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TNT (Thursday Night Thing) Mar 05, 2015

Dive deeper into the art with tours, art-making activities, live music on the plaza, tasty cocktails, and bites from Green Food Truck in celebration of MCASD's newest exhibition Gravity and Grace: Monumental Works by El Anatsui.

55 other events on Thursday, March 5
 
Editorial
Why does everyone suddenly want to turn San Diego into an amusement park?
Seen Local
Long-running monthly art walk has someone new at the helm
Music feature
A step-by-step guide to achieving fame and fortune from the godfather of trap
The Floating Library
Reviews of ‘‘You Who Read Me with Passion Now Must Forever Be My Friends’ by Dorothy Iannone and ‘Binary Star’ by Sarah Gerard
Film
Ana Lily Amirpour’s western vampire film leads our rundown of movies screening around town

 

 
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Tuesday, Feb 11, 2014

Singing Serpent studios produces music for Super Bowl ad

Plus, The Soulfires are now The Mighty 388s

By Jeff Terich
smoking2 Rafter Roberts
- Photo by Lizeth Santos

Rafter Roberts' Singing Serpent Studios has another Super Bowl commercial under its belt. An ad for Butterfinger, which aired during Super Bowl XLVIII on Feb. 2, is at least the sixth that the studio's produced for air during a Super Bowl, Roberts tells CityBeat

Singing Serpent regularly produces music for advertisements, and other past Super Bowl advertisers they've worked with include Doritos, Cadillac and Taco Bell. The studio's first, Roberts says, was a Subway commercial in 2004.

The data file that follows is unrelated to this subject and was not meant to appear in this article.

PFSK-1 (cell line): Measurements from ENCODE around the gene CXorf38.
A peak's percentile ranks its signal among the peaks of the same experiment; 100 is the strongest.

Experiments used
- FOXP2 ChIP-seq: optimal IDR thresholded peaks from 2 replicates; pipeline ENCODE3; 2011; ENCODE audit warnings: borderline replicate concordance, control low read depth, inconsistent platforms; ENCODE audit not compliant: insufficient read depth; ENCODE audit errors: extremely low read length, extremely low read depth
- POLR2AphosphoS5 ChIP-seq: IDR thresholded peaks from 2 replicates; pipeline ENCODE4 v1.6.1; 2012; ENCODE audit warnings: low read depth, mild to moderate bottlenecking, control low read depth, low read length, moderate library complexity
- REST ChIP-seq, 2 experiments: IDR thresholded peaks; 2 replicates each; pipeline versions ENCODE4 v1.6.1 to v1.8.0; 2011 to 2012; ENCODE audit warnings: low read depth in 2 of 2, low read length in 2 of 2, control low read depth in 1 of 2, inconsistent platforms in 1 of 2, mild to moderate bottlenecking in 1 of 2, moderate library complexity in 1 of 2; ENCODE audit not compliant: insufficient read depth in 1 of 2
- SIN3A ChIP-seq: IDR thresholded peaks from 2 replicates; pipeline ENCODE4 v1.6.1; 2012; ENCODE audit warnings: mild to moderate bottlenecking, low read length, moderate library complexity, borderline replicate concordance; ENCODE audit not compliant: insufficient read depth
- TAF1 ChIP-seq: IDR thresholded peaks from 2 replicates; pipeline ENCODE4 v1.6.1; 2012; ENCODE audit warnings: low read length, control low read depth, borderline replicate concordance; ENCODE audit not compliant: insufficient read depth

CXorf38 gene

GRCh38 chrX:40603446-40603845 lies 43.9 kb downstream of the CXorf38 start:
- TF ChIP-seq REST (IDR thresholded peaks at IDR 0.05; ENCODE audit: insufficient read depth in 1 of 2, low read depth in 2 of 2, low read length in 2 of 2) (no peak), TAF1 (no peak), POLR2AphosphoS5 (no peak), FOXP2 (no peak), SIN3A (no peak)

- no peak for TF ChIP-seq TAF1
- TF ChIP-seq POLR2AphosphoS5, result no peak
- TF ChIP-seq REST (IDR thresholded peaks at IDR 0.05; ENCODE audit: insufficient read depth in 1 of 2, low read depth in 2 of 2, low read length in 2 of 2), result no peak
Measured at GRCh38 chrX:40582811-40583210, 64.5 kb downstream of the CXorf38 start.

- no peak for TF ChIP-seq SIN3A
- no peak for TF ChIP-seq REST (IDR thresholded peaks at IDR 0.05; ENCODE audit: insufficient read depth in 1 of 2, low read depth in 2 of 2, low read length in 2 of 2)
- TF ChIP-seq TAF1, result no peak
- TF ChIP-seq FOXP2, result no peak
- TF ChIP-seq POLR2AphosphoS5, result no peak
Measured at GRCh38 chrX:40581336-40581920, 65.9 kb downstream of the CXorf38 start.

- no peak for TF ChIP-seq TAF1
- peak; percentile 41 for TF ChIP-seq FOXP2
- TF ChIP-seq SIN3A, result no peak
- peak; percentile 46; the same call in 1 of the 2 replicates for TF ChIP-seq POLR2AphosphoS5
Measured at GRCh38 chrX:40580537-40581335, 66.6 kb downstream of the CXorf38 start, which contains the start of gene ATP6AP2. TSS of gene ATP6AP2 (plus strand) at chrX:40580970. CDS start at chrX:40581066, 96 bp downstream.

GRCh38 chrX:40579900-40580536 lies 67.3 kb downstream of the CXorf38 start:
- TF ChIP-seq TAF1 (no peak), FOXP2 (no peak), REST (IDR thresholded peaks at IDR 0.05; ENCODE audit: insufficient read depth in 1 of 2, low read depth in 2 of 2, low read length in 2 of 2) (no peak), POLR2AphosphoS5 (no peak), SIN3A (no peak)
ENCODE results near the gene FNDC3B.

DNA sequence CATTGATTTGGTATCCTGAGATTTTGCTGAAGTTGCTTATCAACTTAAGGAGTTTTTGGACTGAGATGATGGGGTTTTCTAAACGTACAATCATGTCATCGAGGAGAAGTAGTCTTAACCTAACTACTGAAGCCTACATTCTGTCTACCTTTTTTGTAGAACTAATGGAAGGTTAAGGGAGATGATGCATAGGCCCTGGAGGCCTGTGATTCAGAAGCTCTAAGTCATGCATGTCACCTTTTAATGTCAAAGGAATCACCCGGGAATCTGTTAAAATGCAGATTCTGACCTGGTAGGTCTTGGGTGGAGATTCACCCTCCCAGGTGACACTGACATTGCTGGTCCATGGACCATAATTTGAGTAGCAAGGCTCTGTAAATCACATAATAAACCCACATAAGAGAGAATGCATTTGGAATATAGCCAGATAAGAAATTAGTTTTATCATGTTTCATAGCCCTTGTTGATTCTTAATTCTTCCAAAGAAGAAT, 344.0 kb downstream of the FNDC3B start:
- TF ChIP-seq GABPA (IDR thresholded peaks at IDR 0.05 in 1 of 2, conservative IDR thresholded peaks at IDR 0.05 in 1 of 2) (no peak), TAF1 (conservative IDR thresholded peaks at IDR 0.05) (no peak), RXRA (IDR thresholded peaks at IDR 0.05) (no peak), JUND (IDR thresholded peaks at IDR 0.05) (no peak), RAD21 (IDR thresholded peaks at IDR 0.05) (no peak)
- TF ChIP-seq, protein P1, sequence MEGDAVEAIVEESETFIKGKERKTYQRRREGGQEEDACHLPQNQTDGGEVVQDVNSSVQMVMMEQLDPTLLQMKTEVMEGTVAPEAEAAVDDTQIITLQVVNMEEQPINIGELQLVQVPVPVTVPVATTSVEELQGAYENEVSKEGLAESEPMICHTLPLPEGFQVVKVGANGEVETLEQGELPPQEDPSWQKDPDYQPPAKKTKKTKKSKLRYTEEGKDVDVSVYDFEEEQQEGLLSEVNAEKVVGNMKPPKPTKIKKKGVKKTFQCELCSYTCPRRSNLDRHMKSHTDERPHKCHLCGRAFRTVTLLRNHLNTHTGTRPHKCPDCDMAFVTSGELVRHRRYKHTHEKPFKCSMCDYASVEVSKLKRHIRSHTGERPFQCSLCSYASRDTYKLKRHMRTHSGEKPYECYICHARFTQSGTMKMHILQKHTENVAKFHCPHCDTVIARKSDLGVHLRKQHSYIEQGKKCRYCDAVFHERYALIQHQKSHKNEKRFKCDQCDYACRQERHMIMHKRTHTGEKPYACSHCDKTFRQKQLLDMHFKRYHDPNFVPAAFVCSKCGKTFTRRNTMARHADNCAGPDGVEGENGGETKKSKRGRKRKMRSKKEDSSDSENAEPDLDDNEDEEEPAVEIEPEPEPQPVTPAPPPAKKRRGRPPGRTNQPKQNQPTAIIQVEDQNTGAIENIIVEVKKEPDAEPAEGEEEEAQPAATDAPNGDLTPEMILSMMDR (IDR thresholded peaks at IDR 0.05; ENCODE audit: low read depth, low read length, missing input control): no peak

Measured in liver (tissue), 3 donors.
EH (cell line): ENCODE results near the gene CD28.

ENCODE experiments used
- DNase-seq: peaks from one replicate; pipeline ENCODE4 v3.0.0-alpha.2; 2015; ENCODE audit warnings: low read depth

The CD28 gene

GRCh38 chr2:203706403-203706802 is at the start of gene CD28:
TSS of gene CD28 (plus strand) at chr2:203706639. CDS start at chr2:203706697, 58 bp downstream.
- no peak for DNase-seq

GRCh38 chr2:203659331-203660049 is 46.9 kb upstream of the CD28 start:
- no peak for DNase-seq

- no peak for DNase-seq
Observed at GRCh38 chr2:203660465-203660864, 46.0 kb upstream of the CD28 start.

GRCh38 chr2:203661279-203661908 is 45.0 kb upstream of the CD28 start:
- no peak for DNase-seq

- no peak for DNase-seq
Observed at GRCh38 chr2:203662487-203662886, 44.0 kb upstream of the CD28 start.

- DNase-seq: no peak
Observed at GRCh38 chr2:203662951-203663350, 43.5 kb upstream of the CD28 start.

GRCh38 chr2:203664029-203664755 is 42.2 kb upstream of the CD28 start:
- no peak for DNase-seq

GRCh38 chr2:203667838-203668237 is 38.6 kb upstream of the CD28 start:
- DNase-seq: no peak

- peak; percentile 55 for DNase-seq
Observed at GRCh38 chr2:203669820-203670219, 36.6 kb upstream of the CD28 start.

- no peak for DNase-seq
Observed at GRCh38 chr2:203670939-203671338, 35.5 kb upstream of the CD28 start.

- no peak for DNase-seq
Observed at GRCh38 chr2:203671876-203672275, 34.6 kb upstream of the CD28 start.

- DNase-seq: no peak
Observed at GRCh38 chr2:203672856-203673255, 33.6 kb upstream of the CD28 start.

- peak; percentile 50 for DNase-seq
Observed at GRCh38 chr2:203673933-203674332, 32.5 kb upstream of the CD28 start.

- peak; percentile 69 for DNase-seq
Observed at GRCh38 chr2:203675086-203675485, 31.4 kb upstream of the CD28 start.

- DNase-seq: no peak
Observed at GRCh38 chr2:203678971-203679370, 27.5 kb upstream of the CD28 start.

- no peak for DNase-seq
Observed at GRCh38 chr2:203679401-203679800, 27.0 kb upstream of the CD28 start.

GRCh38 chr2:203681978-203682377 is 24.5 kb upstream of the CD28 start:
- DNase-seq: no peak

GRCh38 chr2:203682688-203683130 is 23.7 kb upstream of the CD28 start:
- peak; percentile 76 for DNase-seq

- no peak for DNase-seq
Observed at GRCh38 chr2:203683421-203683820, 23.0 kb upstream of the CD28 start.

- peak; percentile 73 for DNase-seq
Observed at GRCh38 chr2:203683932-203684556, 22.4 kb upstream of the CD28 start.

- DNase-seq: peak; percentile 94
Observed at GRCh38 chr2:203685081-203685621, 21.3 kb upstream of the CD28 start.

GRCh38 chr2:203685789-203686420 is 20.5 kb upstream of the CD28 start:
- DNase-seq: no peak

The TV spot depicts a man and a woman—named "Peanut Butter" and "Chocolate," respectively—who go to a therapist. The therapist suggests bringing "Mr. Butterfinger" into the relationship, at which point a funky, synth-driven jingle begins and some suggestive mischief ensues. 

Roberts says it took a long time to get to the final version of the music in the ad.

"I feel like we started this project super open and exploratory, and honed in more and more as it went," he says in an email. "I think the piece that sold was the 24th track I wrote for the job? And I'm just one of many composers Singing Serpent has going on it. 

"We probably wrote over 100 tracks for it, and it settled on this one," he continues. "There were some rad runners up, though, that shoulda won!" 


The Soulfires are now The Mighty 388s. This marks the second time the soul / funk band changed its name, after first being called The Fire Eaters. Organist Tim Felten says the reason behind the change was that the name sounded too similar to his other band, The Sure Fire Soul Ensemble. The Mighty 388s, he tells CityBeat, is a reference to the Tascam 388 reel-to-reel recorder that the band uses to record its music. They plan to release a new 45-RPM single soon via Funk Night Records.

Email jefft@sdcitybeat.com or follow him at @1000TimesJeff




 
 
 
 
 
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